Activity: Lamp, Lantern, Flashlight

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TAKE APART a flashlight and you’ll see it’s simply a battery-holding tube with an on-off switch at the side. You can build one with a quick trip to the hardware store.

WHAT YOU NEED:

  • Some D-cell batteries
  • Copper wire (long strands of aluminum foil may be substituted)
  • Electrical tape
  • Flashlight bulb
  • An empty mason jar or any glass jar
  • Possibly tape, aluminum foil, paper, empty toilet paper tube, scissors, or wire cutters

Start with a D-cell battery and a piece of copper wire about 10 inches long or so. With electrical tape, connect one end of the wire firmly to the bottom terminal of the battery. Wrap the other end of the wire tightly around the metal casing of a small flashlight light bulb. Position the light bulb so it touches the top of the battery. It should light up.

You’ve created a simple circuit that works when energy flows from the battery to the wire to the light bulb and back to the battery. If the bulb doesn’t light, fiddle with the wires and connections until it does.

Once it lights, wrap the wire around the battery so the bulb stays put on top. That’s the lamp. If the bottom wobbles, look for a holder. The electrical tape roll usually does a good job. If you spy an empty mason jar on the shelf, turn it upside down and place over the lamp and you have yourself a lantern, for indoors or out.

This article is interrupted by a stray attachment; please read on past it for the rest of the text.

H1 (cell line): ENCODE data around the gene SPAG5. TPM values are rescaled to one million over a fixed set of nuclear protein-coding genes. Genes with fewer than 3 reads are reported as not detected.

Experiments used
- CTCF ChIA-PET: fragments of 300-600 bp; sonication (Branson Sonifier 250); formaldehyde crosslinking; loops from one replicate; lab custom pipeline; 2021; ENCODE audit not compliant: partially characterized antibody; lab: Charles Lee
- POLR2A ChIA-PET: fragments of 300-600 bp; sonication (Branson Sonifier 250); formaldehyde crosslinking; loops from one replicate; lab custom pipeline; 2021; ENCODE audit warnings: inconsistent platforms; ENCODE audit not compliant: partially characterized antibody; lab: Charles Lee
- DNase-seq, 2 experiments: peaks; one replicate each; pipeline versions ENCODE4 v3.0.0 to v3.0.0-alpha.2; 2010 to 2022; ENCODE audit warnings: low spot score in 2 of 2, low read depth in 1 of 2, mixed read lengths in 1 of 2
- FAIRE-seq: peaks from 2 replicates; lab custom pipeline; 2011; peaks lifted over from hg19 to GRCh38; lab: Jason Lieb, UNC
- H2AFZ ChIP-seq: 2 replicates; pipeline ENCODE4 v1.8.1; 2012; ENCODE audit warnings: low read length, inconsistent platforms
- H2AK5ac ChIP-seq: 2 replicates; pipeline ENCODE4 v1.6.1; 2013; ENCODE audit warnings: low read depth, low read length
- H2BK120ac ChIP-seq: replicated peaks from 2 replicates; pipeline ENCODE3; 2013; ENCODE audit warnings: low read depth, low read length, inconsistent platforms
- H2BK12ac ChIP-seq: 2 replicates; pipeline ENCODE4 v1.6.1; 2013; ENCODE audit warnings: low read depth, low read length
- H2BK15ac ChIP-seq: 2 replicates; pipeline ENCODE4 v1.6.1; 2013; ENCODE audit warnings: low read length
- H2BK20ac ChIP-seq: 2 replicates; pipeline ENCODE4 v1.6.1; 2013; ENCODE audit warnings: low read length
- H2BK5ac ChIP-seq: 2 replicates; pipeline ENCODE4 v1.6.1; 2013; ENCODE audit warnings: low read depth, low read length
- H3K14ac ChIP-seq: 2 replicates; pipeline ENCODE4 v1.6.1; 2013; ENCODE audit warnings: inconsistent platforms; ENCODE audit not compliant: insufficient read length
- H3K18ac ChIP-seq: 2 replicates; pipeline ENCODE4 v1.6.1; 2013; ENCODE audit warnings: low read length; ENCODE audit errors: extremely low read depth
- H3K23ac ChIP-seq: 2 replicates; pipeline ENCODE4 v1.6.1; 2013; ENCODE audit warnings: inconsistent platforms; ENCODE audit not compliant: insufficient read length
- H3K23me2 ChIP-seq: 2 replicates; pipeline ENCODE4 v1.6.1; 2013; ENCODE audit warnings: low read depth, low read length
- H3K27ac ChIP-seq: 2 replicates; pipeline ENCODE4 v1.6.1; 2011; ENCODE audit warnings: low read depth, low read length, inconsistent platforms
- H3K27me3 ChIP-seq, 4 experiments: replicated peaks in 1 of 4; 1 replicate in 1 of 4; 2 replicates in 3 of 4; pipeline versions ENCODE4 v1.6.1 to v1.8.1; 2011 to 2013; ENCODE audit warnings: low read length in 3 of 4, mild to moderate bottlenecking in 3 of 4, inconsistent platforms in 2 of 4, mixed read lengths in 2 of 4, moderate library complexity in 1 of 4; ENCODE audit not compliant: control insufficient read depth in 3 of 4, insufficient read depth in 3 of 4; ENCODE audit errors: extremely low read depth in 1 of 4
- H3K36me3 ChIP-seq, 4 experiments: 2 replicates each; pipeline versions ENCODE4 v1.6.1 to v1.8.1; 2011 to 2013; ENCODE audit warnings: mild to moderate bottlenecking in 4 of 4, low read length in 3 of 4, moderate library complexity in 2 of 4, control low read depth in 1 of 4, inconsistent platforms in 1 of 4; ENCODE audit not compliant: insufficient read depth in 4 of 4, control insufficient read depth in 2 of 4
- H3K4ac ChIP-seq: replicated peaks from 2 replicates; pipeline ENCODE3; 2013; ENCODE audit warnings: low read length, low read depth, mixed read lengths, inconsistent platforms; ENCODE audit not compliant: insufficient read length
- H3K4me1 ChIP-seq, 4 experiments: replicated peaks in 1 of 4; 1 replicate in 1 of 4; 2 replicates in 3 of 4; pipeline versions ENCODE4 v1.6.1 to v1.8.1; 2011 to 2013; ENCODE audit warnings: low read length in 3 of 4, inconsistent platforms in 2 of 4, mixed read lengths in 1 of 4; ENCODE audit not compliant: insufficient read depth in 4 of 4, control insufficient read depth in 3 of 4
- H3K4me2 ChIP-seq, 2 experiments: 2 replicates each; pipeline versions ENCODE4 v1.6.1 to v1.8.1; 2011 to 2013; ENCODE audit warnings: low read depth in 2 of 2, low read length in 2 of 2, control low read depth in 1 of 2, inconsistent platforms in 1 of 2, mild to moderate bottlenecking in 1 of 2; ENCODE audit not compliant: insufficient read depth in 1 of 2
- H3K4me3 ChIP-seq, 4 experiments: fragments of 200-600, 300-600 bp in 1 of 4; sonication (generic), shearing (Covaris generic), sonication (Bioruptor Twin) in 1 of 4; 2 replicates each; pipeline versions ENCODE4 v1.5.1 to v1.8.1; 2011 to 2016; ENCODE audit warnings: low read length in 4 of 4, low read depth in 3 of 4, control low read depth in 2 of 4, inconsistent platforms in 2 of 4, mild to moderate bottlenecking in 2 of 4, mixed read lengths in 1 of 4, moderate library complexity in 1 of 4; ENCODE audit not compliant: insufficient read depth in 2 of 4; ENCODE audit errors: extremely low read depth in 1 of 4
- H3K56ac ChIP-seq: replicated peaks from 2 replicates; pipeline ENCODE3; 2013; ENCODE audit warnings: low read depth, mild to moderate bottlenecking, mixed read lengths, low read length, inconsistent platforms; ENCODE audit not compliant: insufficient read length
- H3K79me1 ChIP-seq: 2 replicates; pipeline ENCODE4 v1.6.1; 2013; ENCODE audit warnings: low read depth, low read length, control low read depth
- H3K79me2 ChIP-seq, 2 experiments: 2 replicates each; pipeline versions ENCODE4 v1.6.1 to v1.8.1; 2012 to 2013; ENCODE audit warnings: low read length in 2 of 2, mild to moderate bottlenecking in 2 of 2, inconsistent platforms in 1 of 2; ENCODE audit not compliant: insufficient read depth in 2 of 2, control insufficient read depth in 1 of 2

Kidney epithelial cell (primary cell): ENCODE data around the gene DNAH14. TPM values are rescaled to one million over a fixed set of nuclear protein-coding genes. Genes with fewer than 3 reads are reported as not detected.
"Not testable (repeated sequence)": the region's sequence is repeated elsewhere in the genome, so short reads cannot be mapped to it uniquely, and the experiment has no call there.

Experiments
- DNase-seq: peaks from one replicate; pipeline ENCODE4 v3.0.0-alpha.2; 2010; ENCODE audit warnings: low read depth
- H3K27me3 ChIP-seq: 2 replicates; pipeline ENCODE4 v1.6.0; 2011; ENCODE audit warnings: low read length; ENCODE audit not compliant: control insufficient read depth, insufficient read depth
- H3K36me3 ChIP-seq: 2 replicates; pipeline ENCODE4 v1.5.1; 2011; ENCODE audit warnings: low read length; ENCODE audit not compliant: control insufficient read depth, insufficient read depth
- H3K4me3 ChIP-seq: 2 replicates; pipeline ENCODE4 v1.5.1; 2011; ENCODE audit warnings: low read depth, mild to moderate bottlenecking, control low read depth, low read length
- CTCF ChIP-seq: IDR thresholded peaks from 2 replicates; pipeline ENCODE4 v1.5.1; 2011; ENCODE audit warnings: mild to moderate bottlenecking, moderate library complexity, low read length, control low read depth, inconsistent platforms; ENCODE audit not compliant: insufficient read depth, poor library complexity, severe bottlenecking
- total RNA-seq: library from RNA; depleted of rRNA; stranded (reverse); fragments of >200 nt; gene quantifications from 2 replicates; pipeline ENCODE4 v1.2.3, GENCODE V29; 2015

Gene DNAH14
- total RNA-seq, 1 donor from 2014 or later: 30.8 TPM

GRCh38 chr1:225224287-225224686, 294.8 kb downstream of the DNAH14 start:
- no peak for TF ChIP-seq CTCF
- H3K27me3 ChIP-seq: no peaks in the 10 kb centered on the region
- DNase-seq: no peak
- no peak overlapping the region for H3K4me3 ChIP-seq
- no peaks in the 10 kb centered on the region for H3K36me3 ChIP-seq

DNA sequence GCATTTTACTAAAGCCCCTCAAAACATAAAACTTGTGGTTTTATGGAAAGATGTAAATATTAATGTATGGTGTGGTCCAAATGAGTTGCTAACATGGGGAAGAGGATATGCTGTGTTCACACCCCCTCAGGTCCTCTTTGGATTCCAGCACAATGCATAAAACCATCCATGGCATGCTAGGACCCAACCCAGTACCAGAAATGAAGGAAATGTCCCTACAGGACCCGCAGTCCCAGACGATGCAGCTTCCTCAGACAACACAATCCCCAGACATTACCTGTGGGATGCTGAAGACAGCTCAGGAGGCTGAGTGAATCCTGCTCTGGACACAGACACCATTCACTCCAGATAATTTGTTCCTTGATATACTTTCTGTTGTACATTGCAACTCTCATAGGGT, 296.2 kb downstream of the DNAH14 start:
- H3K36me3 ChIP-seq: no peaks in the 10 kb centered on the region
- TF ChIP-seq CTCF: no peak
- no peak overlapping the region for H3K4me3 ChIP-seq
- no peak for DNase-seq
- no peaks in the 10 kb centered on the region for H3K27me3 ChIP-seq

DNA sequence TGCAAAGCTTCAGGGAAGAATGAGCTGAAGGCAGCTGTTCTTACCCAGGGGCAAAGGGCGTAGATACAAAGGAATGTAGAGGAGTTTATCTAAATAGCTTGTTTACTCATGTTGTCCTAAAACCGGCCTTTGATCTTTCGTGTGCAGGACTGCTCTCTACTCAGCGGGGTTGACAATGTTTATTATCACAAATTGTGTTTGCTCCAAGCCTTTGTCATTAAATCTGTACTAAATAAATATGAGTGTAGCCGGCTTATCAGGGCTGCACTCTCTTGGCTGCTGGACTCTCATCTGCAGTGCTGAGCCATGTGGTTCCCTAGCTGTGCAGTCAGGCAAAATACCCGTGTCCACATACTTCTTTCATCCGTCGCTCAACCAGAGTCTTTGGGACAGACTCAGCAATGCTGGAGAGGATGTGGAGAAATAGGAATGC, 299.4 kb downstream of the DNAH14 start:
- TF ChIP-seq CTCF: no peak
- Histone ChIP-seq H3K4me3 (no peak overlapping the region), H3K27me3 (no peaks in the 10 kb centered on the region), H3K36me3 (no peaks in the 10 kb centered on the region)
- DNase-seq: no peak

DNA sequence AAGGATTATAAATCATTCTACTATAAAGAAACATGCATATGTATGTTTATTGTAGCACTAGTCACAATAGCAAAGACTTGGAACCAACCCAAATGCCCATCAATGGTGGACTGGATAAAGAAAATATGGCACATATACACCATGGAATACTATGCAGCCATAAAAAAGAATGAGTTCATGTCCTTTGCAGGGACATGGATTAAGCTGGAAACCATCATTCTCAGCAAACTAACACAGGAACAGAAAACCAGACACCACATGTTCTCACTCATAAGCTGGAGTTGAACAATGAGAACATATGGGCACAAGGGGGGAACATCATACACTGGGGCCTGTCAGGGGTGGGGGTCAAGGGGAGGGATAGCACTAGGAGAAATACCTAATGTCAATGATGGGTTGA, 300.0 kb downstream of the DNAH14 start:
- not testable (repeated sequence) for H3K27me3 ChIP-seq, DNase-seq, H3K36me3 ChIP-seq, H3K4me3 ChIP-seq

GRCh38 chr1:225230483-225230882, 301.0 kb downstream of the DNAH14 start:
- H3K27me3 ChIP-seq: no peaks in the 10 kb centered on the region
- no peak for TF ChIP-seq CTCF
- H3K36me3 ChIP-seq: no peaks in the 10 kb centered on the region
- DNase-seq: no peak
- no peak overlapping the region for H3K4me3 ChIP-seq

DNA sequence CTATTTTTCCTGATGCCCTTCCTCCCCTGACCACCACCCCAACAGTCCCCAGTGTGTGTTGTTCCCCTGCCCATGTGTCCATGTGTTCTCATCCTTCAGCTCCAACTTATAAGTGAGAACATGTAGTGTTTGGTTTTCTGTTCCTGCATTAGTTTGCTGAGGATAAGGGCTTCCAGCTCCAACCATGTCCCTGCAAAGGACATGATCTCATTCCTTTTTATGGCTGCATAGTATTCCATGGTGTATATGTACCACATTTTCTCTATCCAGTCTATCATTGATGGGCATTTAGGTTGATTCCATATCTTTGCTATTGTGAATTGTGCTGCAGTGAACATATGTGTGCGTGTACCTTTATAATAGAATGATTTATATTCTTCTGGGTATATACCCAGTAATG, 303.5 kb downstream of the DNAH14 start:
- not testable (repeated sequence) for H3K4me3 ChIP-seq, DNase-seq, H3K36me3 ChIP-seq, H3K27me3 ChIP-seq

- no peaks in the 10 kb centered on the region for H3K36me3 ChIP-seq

You’ll notice that the light bulb isn’t that bright, and that regular flashlights use two D-cell batteries. Stack a second battery on top of the first. Use as much electrical tape as necessary to bind the two batteries together. Place the bulb on the top battery and you’ll see the difference. The bulb will become slightly hot; don’t touch it and burn yourself.

To adapt into a flashlight, fashion a holder, whether it be poster board cut and taped to fit, a toilet-paper tube (lead the wire outside the tube), or lots more electrical wire wrapped around the two batteries (its bright colors provide decorative possibility).

Now for the on-off switch. For simplicity’s sake, this can be accomplished by pulling the wire, forcing the bulb to move away from the battery and turn off. You can also cut the wire in half. To make the light go on, connect the wires and attach a sprig of electrical tape to hold them together. Remove the tape to detach the wires, break the circuit, and turn the flashlight off.